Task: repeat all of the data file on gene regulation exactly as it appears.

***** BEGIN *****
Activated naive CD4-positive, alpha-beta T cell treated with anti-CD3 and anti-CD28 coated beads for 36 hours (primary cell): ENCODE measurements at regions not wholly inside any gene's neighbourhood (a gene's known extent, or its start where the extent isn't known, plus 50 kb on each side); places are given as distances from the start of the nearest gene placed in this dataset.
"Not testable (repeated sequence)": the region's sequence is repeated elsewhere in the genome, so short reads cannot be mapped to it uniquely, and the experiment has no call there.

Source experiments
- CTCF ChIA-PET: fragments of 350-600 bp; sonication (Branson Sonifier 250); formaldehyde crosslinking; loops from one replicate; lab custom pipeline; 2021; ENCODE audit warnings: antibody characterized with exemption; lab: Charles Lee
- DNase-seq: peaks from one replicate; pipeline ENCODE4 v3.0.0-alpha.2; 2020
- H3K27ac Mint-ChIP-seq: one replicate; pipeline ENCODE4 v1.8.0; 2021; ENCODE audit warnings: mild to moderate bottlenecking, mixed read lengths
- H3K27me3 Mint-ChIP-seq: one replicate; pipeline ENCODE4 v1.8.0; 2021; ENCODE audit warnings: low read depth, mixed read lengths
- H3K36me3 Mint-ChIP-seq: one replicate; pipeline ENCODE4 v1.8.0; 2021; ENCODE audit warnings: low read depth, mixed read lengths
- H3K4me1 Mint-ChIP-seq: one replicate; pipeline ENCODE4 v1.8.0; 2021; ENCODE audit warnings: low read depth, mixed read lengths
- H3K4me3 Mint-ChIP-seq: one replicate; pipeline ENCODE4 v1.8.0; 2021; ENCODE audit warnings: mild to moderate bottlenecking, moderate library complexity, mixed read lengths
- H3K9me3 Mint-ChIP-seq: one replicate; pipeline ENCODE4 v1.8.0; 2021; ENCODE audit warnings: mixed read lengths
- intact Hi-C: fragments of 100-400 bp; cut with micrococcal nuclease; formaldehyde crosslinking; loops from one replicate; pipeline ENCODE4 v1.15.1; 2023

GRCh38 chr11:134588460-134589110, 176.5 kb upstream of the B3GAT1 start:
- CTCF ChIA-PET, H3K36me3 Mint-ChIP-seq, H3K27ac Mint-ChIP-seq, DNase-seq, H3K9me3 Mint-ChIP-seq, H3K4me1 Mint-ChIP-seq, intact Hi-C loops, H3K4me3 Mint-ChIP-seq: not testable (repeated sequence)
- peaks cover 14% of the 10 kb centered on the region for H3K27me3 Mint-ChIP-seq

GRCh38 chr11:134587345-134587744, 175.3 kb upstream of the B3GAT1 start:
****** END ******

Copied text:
Activated naive CD4-positive, alpha-beta T cell treated with anti-CD3 and anti-CD28 coated beads for 36 hours (primary cell): ENCODE measurements at regions not wholly inside any gene's neighbourhood (a gene's known extent, or its start where the extent isn't known, plus 50 kb on each side); places are given as distances from the start of the nearest gene placed in this dataset.
"Not testable (repeated sequence)": the region's sequence is repeated elsewhere in the genome, so short reads cannot be mapped to it uniquely, and the experiment has no call there.

Source experiments
- CTCF ChIA-PET: fragments of 350-600 bp; sonication (Branson Sonifier 250); formaldehyde crosslinking; loops from one replicate; lab custom pipeline; 2021; ENCODE audit warnings: antibody characterized with exemption; lab: Charles Lee
- DNase-seq: peaks from one replicate; pipeline ENCODE4 v3.0.0-alpha.2; 2020
- H3K27ac Mint-ChIP-seq: one replicate; pipeline ENCODE4 v1.8.0; 2021; ENCODE audit warnings: mild to moderate bottlenecking, mixed read lengths
- H3K27me3 Mint-ChIP-seq: one replicate; pipeline ENCODE4 v1.8.0; 2021; ENCODE audit warnings: low read depth, mixed read lengths
- H3K36me3 Mint-ChIP-seq: one replicate; pipeline ENCODE4 v1.8.0; 2021; ENCODE audit warnings: low read depth, mixed read lengths
- H3K4me1 Mint-ChIP-seq: one replicate; pipeline ENCODE4 v1.8.0; 2021; ENCODE audit warnings: low read depth, mixed read lengths
- H3K4me3 Mint-ChIP-seq: one replicate; pipeline ENCODE4 v1.8.0; 2021; ENCODE audit warnings: mild to moderate bottlenecking, moderate library complexity, mixed read lengths
- H3K9me3 Mint-ChIP-seq: one replicate; pipeline ENCODE4 v1.8.0; 2021; ENCODE audit warnings: mixed read lengths
- intact Hi-C: fragments of 100-400 bp; cut with micrococcal nuclease; formaldehyde crosslinking; loops from one replicate; pipeline ENCODE4 v1.15.1; 2023

GRCh38 chr11:134588460-134589110, 176.5 kb upstream of the B3GAT1 start:
- CTCF ChIA-PET, H3K36me3 Mint-ChIP-seq, H3K27ac Mint-ChIP-seq, DNase-seq, H3K9me3 Mint-ChIP-seq, H3K4me1 Mint-ChIP-seq, intact Hi-C loops, H3K4me3 Mint-ChIP-seq: not testable (repeated sequence)
- peaks cover 14% of the 10 kb centered on the region for H3K27me3 Mint-ChIP-seq

GRCh38 chr11:134587345-134587744, 175.3 kb upstream of the B3GAT1 start: